Prosecutors say this — in addition to disparaging testimonies from the workers at Saharah's daycare and the congregates at Edwards' former church — is proof that Edwards abused Saharah. Edwards' attorney, Dan Ripper, has argued that the older blood clot is really the result of abuse that Saharah received from at least one of her birth parents before the Division of Family and Children Services placed her in a foster home.

On Thursday, however, the lawyers' arguments gave way to Edwards' own version of events as the jury watched her interview. It took place the morning after Edwards brought Saharah to the hospital, while the toddler was still on life support.

During the interview, Edwards said she had not yet slept. But she talked openly about what she said happened that day, giving long, eloquent answers. She thanked the investigators for asking certain questions, allowing her to explain herself.

At one point, when Catoosa County Lt. Freddy Roden presented a theory about how Saharah got hurt from a fall, Edwards became excited, like the two of them had solved a mystery.

"There's nothing I can do but cooperate," Edwards said. "I didn't injure that baby. I didn't take a baseball bat and club her in the head or nothing like that. She's just a faller-downer."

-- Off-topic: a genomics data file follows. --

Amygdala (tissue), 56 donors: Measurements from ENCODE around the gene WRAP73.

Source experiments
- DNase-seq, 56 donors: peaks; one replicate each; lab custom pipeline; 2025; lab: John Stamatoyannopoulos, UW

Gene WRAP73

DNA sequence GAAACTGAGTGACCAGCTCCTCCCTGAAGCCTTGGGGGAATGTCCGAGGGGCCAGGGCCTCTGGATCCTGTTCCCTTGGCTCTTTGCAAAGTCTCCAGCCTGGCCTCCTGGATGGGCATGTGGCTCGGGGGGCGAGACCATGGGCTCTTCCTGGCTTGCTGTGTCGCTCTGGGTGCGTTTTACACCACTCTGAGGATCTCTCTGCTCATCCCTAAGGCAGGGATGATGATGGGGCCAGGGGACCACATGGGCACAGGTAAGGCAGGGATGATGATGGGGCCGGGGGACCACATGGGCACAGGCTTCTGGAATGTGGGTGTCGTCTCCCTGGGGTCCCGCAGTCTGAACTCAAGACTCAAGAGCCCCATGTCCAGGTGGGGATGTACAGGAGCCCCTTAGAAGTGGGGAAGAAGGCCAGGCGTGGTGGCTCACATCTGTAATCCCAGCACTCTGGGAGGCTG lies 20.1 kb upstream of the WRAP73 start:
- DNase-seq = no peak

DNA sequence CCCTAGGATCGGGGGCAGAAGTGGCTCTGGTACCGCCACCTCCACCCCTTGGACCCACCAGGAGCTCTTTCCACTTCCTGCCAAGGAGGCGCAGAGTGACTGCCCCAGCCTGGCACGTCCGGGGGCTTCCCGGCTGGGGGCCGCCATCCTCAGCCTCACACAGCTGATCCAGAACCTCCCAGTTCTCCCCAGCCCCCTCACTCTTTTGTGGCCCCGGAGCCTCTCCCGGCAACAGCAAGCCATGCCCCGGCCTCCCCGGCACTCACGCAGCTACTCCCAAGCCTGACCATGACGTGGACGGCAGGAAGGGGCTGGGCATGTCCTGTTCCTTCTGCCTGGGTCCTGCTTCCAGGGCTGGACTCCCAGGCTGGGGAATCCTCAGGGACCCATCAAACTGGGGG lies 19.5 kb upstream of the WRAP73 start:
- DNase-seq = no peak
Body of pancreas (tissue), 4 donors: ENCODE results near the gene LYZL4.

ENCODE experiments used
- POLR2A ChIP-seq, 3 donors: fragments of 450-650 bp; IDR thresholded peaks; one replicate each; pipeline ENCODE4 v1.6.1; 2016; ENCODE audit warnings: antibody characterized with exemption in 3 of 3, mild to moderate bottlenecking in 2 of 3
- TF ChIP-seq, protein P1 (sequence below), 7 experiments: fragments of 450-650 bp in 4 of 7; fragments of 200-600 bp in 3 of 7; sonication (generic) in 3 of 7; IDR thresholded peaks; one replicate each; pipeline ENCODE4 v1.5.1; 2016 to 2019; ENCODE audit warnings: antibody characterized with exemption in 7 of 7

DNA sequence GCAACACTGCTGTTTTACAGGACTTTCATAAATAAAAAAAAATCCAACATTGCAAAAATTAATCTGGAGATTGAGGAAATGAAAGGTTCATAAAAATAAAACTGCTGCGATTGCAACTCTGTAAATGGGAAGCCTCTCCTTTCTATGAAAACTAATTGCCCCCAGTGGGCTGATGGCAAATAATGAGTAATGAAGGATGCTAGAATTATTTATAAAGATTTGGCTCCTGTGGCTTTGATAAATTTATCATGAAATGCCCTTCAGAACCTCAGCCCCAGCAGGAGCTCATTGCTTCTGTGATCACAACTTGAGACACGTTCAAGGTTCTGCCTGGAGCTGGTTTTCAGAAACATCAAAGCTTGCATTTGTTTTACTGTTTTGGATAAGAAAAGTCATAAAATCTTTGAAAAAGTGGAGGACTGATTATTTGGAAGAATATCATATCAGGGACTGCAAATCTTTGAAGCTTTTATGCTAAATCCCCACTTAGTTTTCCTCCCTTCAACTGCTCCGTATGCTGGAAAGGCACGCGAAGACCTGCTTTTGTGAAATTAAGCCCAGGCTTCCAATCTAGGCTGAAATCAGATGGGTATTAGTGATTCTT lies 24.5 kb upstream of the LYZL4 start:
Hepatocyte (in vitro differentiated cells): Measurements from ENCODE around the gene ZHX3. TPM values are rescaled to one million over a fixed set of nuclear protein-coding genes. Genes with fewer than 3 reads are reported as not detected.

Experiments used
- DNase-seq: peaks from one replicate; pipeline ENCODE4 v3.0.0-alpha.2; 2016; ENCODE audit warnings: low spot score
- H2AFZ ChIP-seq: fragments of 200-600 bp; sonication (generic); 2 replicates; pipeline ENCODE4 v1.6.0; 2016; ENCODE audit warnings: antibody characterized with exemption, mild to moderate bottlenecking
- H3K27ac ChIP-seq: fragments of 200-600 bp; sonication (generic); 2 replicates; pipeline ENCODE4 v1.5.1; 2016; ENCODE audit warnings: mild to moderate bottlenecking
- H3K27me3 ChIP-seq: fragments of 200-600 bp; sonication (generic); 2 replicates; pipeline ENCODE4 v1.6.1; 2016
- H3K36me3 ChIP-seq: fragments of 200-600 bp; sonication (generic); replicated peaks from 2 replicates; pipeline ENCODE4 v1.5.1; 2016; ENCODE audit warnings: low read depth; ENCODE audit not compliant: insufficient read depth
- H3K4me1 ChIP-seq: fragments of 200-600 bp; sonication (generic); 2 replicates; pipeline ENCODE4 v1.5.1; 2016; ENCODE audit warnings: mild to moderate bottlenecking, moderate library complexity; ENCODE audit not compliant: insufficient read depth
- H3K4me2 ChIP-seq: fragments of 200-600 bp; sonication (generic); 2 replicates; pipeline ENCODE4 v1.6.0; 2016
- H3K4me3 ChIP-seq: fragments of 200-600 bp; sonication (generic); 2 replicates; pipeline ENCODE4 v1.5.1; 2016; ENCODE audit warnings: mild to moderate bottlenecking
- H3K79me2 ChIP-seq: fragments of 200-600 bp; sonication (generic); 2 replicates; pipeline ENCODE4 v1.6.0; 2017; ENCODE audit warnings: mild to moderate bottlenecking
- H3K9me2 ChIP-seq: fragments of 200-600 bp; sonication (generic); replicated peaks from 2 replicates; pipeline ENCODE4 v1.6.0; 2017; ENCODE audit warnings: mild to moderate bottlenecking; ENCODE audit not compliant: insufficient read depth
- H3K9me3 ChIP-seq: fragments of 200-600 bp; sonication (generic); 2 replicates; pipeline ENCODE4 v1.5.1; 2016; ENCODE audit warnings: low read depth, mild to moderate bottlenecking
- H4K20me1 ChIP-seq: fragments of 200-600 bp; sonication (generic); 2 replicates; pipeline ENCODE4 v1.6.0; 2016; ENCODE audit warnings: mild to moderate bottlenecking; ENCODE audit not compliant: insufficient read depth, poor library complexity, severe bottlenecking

Edwards explained that a nurse practitioner had recently diagnosed Saharah with cerebral palsy, though Roden says he never found evidence of that in Saharah's medical records. Edwards also told investigators that Saharah would sometimes become angry and lash out, injuring herself as a result.

She said Saharah sometimes banged her own head. Other times, she scratched herself. She fell often, too. One day, while giving Saharah a bath, Edwards said she turned to grab a towel. In the seconds while she wasn't looking, Saharah tried to climb out of the tub, slipped and hit her cheekbone.

On the day in question, Edwards told investigators that she and Saharah were in the kitchen when Saharah's ball slipped down the stairs. She said she told Saharah to stay, that she would get the ball. Then, she went to the dining room for some reason. She doesn't remember why.

She soon heard a thud, followed by a baby's cry. She said Saharah tried to slide down the eight wooden steps but lost control. Still, Edwards told investigators, Saharah seemed OK. She later fed Saharah green beans and potato salad, put her down for a nap, woke her up and let her play with her brother.

Later that evening, when she found Saharah passed out, she said that the child was next to her armoire. Edwards testified she thinks Saharah fell, causing the injury. At Roden's suggestion, she also said it's possible the injury occurred earlier in the day, when Saharah slid down the steps.

"For the rest of my life," said Edwards, who added she has five children and 12 grandchildren of her own, "I'll see that little girl, happy go lucky. But I'll also see her little limp body because of something I could have prevented."

In the courtroom Thursday, watching her own interview, Edwards cried.

Contact staff writer Tyler Jett at tjett@timesfreepress.com or at 423-757-6476.